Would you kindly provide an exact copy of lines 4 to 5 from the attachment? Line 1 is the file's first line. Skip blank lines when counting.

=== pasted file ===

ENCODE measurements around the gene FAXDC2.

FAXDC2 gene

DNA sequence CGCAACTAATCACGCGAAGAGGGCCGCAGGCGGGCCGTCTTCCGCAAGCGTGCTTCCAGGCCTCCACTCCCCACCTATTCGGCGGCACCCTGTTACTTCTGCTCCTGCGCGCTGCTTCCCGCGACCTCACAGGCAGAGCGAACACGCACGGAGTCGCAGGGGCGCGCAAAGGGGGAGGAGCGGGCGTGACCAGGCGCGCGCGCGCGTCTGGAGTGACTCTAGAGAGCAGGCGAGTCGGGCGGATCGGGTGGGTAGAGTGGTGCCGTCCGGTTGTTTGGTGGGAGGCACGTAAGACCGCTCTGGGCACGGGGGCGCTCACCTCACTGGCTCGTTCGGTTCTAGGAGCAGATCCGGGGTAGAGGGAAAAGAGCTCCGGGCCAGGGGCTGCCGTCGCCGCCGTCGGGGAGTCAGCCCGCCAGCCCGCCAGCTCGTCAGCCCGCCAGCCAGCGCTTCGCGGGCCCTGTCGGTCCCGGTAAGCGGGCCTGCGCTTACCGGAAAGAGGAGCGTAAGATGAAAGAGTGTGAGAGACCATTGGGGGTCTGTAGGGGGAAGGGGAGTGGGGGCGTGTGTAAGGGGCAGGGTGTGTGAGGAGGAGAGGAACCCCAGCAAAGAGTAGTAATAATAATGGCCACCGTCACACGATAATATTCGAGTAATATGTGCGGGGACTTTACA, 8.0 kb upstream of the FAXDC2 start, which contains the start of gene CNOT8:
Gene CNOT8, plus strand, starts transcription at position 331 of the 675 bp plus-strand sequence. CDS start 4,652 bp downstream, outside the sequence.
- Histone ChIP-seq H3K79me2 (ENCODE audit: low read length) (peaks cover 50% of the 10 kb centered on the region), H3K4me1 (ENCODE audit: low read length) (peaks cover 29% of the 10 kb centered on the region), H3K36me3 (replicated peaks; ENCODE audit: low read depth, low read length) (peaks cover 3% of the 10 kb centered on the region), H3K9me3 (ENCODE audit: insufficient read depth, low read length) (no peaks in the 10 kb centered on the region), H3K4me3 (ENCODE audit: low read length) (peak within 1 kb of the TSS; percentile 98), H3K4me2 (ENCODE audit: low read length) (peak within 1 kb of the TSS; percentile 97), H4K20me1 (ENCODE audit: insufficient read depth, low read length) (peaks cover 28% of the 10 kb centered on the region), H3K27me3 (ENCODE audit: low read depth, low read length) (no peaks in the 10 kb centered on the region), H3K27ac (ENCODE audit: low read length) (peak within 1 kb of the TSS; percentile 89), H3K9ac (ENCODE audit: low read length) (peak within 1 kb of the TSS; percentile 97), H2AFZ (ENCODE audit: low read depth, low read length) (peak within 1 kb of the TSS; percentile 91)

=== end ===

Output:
Gene CNOT8, plus strand, starts transcription at position 331 of the 675 bp plus-strand sequence. CDS start 4,652 bp downstream, outside the sequence.
- Histone ChIP-seq H3K79me2 (ENCODE audit: low read length) (peaks cover 50% of the 10 kb centered on the region), H3K4me1 (ENCODE audit: low read length) (peaks cover 29% of the 10 kb centered on the region), H3K36me3 (replicated peaks; ENCODE audit: low read depth, low read length) (peaks cover 3% of the 10 kb centered on the region), H3K9me3 (ENCODE audit: insufficient read depth, low read length) (no peaks in the 10 kb centered on the region), H3K4me3 (ENCODE audit: low read length) (peak within 1 kb of the TSS; percentile 98), H3K4me2 (ENCODE audit: low read length) (peak within 1 kb of the TSS; percentile 97), H4K20me1 (ENCODE audit: insufficient read depth, low read length) (peaks cover 28% of the 10 kb centered on the region), H3K27me3 (ENCODE audit: low read depth, low read length) (no peaks in the 10 kb centered on the region), H3K27ac (ENCODE audit: low read length) (peak within 1 kb of the TSS; percentile 89), H3K9ac (ENCODE audit: low read length) (peak within 1 kb of the TSS; percentile 97), H2AFZ (ENCODE audit: low read depth, low read length) (peak within 1 kb of the TSS; percentile 91)